The international research prepared for the conference contains numerous recommendations to help decision-makers promote sustainable and inclusive structural transformation. Achieving these aims is a difficult but crucial task, and the researchers highlight several conditions that could enable PDBs to play a vital role.
First, governments should ensure that existing PDBs have sufficient scale to perform their functions. Given the COVID-19 crisis, regional and subregional multilateral development banks in particular urgently need significant new capitalization. National development banks also need additional capital. Countries without a PDB, meanwhile, should seriously consider establishing one.
Next, most PDBs need to improve the analytical tools they use to monitor and evaluate the impacts of their financing. These banks’ safeguards, including on investments’ environmental impact, are valuable. But they must do more to incorporate the imperative of the transition to equitable, low-carbon, and resilient economies into all financing decisions and project stages. As the saying goes, “What gets measured gets managed.”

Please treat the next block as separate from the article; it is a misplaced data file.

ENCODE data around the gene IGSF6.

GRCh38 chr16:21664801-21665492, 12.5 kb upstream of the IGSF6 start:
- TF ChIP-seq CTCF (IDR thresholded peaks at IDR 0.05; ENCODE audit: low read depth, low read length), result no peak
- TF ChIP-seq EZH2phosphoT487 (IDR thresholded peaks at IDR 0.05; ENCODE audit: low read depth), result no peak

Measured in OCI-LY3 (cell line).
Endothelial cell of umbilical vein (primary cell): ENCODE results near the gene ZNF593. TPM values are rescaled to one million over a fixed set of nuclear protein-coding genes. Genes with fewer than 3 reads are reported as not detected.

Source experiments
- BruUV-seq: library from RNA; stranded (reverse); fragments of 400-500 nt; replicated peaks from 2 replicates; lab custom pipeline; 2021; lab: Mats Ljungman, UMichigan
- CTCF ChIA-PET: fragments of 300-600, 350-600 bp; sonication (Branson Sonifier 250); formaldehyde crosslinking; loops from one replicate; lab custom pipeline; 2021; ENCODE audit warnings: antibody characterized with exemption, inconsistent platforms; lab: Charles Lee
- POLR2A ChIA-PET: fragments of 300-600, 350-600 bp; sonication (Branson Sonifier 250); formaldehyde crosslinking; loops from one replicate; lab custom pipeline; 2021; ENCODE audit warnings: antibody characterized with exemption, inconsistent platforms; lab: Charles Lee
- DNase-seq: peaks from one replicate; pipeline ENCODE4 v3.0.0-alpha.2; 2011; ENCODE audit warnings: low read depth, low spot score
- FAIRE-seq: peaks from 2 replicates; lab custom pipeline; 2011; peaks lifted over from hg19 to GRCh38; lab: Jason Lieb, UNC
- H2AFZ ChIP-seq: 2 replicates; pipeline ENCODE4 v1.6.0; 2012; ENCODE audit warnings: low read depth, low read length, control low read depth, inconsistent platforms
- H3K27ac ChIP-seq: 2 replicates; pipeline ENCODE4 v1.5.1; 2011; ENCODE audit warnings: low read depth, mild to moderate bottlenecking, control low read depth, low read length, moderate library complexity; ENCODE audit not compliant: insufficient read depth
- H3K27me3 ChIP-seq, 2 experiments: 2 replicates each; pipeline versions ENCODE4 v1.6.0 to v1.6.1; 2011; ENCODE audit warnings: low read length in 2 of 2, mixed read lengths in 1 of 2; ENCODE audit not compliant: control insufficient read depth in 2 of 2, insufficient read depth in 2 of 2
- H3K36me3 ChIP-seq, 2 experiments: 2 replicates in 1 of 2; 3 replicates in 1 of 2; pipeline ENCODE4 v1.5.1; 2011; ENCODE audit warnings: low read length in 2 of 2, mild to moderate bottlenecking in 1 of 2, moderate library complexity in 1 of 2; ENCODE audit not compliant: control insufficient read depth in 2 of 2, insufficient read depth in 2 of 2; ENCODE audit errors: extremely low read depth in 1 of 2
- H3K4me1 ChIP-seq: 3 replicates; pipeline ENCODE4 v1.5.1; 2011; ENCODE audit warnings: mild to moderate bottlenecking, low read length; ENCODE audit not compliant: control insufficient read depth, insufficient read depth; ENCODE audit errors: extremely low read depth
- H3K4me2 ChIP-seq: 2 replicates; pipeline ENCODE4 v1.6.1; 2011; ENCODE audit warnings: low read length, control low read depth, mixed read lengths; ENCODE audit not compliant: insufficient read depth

Third, PDBs should aim to shape the future, and move from being mere “project-takers” to “project-makers.” Once they have defined goals – climate action, for example – they must play a proactive, first-mover role to help overcome uncertainties and risks, and define missions, programs, and projects.
As a fourth priority, PDBs should do more to combine their resources with those of the private sector, and help to mobilize commercial financing for projects that the market alone often will not fund. These include mitigating climate change, promoting innovation, building infrastructure, financing small businesses, and providing affordable housing. Such an approach can bring all actors together to maximize impact in the context of sustainable development objectives.
Fifth, financial regulators should consider tailoring their prudential rules to account for specific features of PDBs’ contributions to development, and to encourage investments that mitigate climate change, because this will also improve future financial stability.